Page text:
Most repeaters have a "Courtesy Tone" (a short...beep or series of beeps) that will help in determining how long to pause. The courtesy tone serves two purposes. Repeaters have a time out function that will shut down the transmitter if the repeater is held on for a preset length of time (normally three or four minutes). This ensures that if someone's transmitter is stuck on for any reason, it won't hold the repeater's transmitter on indefinitely. (Don't laugh, many microphones get lodged in the fold of car seats and keep a repeater busy until it times out. Of course if it is not noticed soon by the mobile operator.....the control operator of the repeater may have to shut down the repeater until the problem is corrected.) When a ham is talking and releases the push-to-talk switch on their radio, the controller in the repeater detects the loss of carrier and resets the time-out timer. When the timer is reset, the repeater sends out the courtesy tone. If you wait until you hear this beep (normally a couple of seconds), before you respond, you can be sure that you are pausing a suitable length of time. After you hear the beep, the repeater's transmitter will stay on for a few more seconds before turning off. This is referred to as the "tail". The length of the tail will vary from repeater to repeater but the average is about 2 or 3 seconds.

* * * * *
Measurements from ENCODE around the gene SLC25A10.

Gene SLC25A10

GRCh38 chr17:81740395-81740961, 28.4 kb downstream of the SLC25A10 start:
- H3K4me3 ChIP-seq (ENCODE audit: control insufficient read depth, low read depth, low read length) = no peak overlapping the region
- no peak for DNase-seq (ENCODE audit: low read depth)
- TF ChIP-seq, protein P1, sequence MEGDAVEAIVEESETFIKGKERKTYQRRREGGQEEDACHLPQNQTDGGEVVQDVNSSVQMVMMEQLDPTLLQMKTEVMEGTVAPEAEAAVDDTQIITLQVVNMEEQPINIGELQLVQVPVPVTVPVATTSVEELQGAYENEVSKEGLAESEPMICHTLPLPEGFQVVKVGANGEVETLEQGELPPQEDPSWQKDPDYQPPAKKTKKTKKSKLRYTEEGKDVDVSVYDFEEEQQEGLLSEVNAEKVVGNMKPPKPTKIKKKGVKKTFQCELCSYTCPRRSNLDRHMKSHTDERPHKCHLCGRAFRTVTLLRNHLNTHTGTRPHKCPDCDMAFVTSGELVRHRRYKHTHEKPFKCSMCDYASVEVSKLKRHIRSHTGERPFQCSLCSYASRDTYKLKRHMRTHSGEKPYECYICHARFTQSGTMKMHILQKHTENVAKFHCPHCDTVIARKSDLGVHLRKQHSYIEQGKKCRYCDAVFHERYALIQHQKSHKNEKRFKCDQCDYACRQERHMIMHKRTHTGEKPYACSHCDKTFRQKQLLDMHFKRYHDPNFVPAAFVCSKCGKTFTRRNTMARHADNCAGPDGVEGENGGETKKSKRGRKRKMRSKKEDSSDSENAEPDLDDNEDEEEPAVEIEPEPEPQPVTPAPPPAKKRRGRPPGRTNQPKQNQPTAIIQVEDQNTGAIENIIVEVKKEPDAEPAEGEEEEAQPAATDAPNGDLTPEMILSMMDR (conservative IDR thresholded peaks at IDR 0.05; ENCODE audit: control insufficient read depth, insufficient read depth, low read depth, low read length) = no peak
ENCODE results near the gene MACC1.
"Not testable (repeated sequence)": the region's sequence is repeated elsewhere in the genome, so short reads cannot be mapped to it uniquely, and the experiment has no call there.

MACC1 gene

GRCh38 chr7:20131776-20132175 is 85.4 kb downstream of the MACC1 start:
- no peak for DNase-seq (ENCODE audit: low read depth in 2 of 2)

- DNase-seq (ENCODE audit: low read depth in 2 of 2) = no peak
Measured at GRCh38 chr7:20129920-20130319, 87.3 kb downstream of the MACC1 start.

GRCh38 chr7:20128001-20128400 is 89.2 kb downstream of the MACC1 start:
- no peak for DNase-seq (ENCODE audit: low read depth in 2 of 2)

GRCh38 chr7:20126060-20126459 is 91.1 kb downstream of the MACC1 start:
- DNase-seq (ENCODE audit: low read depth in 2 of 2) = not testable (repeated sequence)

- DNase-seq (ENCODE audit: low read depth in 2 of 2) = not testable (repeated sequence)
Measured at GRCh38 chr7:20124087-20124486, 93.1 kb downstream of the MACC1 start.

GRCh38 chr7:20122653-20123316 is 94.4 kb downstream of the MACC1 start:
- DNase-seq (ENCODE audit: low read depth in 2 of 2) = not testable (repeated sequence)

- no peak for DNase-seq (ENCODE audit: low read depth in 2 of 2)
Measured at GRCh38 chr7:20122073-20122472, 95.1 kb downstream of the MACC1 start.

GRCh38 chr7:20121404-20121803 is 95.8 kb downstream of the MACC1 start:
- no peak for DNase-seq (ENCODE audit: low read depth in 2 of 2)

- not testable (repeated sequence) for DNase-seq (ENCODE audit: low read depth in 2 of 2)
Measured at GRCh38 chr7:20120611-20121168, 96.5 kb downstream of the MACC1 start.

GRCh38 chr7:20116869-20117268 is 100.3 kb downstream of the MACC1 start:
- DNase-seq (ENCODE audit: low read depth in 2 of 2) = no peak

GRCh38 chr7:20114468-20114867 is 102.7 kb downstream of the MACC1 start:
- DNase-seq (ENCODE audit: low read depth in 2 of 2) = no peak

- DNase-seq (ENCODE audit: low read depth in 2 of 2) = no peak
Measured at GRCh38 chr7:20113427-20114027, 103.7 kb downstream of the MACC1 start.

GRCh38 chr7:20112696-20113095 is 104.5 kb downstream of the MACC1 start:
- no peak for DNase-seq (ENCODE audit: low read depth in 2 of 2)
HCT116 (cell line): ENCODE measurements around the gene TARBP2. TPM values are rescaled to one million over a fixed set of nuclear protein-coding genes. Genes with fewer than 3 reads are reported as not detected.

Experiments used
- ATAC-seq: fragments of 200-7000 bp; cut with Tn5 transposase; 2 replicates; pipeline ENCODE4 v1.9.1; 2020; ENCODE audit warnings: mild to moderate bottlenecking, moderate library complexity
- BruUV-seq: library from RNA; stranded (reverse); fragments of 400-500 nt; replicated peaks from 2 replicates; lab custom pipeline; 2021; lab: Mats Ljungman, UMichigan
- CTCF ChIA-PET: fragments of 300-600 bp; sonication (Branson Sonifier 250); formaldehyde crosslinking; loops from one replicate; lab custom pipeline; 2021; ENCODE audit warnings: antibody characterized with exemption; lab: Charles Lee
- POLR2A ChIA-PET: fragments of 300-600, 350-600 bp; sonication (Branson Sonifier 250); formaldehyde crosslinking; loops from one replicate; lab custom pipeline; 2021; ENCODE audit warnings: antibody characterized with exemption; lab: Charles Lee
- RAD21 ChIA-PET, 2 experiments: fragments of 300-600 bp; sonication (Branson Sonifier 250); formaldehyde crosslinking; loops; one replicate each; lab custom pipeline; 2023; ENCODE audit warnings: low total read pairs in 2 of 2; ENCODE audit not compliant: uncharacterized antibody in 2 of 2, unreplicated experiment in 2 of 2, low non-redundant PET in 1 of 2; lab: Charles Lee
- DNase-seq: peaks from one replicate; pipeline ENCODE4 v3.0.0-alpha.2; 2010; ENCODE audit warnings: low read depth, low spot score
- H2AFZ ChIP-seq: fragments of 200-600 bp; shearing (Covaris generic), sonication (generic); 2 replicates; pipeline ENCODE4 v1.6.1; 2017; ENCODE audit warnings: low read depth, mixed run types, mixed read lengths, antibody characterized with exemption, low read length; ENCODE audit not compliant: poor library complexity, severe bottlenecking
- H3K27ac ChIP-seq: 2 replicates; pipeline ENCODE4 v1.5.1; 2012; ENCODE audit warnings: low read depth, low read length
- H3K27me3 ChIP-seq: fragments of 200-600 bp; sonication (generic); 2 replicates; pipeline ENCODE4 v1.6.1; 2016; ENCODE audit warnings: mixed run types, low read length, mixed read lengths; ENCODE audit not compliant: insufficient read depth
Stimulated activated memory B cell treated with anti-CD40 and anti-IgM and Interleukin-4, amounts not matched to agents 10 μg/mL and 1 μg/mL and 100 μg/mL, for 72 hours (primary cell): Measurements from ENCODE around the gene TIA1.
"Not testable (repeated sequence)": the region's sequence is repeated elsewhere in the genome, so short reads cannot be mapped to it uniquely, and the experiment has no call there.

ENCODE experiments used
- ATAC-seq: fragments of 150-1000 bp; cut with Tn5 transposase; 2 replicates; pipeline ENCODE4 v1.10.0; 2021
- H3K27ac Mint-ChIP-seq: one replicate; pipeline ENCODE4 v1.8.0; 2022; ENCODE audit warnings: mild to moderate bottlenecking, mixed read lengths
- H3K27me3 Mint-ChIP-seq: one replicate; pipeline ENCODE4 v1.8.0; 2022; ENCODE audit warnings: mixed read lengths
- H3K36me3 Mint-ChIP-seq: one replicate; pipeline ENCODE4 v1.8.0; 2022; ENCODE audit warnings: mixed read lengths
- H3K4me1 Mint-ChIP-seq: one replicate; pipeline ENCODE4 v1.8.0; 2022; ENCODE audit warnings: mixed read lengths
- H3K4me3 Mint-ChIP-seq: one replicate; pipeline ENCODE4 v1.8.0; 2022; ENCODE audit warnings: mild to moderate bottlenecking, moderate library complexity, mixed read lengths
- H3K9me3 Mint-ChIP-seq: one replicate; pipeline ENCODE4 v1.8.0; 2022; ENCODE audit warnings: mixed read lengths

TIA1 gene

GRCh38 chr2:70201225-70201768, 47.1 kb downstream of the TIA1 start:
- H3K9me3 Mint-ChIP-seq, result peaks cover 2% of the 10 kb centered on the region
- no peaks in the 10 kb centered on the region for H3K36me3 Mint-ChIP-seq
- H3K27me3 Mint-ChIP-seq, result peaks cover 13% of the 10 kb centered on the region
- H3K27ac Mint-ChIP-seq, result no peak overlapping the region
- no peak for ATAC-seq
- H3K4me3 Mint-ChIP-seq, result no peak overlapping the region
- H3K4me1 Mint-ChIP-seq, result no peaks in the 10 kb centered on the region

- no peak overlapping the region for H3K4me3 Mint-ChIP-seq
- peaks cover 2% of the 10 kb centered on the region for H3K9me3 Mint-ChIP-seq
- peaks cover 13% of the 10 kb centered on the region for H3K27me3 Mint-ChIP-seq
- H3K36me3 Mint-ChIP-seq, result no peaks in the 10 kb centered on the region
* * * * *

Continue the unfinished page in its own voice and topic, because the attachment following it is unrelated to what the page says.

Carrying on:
You don't HAVE to wait for the "tail to drop" before keying up again, but make sure that you hear the courtesy tone (if used) before going ahead. Note: If you don't wait for the beep, the time-out timer may not reset. If you time-out the repeater, YOUR conversation AFTER the time-out will not be heard. The repeater time-out function does not care if you are still talking or not; and the station on the other end may rib you about hogging the machine and you will have wasted all those words! What is Doubling? When two stations try to talk at the same time on the same repeater, the signals mix in the repeater's receiver and results in a buzzing sound, squeal, distorted sound or severely jumbled and broken words.